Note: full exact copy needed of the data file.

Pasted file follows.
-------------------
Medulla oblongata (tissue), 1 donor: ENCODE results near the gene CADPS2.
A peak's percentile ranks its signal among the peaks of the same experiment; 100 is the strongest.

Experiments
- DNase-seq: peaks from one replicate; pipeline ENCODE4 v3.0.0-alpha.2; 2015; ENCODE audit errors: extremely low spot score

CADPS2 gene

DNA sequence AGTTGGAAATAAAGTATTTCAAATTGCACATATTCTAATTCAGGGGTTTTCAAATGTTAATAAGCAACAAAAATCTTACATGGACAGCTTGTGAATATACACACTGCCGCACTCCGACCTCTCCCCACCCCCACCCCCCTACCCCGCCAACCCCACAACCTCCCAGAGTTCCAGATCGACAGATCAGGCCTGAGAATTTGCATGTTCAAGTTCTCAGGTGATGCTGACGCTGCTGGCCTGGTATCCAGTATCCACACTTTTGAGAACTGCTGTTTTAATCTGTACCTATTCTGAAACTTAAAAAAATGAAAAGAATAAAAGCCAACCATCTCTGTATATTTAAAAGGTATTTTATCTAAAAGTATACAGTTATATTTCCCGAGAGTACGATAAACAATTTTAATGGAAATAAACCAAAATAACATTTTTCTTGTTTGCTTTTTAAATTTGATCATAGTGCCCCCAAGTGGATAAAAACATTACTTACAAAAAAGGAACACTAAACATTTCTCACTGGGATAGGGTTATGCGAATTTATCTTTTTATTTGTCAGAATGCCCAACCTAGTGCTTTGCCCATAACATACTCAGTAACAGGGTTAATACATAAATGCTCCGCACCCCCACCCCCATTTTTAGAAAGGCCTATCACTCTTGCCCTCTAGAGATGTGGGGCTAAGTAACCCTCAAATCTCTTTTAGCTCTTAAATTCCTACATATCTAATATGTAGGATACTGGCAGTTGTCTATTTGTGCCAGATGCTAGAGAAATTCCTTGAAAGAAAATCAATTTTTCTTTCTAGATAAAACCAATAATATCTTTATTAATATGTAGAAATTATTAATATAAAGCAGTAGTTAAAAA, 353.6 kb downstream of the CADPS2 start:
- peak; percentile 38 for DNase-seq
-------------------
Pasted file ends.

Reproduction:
Medulla oblongata (tissue), 1 donor: ENCODE results near the gene CADPS2.
A peak's percentile ranks its signal among the peaks of the same experiment; 100 is the strongest.

Experiments
- DNase-seq: peaks from one replicate; pipeline ENCODE4 v3.0.0-alpha.2; 2015; ENCODE audit errors: extremely low spot score

CADPS2 gene

DNA sequence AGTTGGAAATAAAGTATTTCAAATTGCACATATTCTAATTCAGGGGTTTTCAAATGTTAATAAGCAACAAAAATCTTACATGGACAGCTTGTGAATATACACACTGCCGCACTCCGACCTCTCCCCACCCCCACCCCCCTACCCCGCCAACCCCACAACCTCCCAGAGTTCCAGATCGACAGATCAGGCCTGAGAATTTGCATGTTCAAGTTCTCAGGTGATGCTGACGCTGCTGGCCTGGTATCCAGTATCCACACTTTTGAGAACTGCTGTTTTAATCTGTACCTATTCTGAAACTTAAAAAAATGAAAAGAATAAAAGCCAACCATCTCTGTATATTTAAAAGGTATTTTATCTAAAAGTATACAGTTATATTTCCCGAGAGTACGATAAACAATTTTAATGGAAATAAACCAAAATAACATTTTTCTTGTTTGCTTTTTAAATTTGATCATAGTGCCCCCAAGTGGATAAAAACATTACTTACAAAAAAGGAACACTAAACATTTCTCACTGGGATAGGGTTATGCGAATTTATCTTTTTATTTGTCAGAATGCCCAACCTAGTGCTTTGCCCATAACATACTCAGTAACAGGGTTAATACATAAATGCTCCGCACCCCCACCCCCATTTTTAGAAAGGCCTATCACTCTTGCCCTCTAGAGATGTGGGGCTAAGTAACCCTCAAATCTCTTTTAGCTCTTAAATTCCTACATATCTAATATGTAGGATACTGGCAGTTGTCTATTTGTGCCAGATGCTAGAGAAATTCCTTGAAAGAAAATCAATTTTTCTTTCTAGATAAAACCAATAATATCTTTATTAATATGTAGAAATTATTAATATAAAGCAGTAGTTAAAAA, 353.6 kb downstream of the CADPS2 start:
- peak; percentile 38 for DNase-seq